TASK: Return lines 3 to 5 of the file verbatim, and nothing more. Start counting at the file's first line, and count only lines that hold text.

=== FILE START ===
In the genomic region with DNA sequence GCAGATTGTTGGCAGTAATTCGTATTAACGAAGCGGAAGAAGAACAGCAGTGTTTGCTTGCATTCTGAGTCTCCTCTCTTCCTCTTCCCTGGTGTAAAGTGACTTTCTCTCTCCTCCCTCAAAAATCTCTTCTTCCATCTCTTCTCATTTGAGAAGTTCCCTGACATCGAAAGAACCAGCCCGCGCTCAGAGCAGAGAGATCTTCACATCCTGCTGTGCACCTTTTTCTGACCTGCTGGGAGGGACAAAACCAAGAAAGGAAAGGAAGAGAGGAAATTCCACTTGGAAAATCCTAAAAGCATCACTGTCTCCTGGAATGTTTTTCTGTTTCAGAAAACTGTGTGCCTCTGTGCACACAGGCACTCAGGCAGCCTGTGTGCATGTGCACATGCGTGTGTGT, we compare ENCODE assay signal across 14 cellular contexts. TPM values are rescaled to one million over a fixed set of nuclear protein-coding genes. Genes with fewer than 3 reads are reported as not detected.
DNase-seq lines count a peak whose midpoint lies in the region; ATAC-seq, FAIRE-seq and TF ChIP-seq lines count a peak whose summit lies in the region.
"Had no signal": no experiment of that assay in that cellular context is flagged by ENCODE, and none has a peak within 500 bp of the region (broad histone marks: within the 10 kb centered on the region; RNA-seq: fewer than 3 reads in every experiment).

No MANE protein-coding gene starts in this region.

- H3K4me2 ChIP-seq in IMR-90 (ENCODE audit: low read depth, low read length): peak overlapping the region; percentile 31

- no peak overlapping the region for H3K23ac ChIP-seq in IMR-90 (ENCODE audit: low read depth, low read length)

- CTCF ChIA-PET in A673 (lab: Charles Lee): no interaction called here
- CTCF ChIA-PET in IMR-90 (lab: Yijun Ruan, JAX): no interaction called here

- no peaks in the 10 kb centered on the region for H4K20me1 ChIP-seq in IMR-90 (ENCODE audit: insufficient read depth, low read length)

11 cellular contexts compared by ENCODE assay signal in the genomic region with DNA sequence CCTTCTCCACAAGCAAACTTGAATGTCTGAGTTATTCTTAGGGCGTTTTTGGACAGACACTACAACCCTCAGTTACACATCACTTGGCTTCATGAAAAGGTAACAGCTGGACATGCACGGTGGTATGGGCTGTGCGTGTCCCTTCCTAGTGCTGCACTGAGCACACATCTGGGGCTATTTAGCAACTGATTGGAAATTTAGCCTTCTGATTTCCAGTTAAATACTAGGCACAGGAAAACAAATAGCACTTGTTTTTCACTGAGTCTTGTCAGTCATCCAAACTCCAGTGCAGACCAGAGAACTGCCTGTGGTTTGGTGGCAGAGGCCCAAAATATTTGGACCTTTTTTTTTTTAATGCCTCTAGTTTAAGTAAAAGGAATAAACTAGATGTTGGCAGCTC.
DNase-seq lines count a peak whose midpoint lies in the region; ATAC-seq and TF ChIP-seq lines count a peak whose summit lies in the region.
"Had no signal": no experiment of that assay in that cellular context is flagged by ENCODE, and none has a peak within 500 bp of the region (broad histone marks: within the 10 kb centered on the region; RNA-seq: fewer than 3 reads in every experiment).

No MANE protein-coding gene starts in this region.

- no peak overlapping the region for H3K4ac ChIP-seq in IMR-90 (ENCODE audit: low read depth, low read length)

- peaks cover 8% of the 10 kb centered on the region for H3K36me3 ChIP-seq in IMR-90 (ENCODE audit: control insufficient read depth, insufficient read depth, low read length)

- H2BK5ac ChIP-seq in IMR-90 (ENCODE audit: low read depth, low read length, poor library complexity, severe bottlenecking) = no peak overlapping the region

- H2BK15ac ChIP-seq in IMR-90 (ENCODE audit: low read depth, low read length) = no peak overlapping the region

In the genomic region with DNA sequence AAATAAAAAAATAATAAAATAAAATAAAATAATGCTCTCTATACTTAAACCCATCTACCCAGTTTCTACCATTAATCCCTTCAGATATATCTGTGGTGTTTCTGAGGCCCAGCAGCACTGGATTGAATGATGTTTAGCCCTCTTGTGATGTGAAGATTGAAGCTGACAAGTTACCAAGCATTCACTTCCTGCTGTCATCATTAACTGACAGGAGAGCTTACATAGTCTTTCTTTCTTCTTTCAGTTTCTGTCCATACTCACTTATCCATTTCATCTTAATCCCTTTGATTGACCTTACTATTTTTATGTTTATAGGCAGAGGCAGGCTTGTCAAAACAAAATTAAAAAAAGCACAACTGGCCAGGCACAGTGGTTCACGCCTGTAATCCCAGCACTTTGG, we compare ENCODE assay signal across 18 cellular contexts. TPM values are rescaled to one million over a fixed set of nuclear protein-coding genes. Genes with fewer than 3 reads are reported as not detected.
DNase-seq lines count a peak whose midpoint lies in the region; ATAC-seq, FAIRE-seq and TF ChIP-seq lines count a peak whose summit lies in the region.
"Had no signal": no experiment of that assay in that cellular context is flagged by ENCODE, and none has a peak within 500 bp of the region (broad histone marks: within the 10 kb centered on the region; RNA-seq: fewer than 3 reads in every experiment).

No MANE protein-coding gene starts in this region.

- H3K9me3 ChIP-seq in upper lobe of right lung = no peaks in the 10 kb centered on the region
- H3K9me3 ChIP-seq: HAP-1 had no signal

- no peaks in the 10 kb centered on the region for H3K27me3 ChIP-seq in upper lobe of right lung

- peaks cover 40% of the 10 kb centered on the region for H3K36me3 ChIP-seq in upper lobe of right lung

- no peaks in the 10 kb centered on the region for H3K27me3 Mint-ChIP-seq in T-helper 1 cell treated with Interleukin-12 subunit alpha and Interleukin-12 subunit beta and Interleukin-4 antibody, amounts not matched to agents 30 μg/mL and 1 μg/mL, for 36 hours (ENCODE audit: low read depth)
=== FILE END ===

"Had no signal": no experiment of that assay in that cellular context is flagged by ENCODE, and none has a peak within 500 bp of the region (broad histone marks: within the 10 kb centered on the region; RNA-seq: fewer than 3 reads in every experiment).

No MANE protein-coding gene starts in this region.

- H3K4me2 ChIP-seq in IMR-90 (ENCODE audit: low read depth, low read length): peak overlapping the region; percentile 31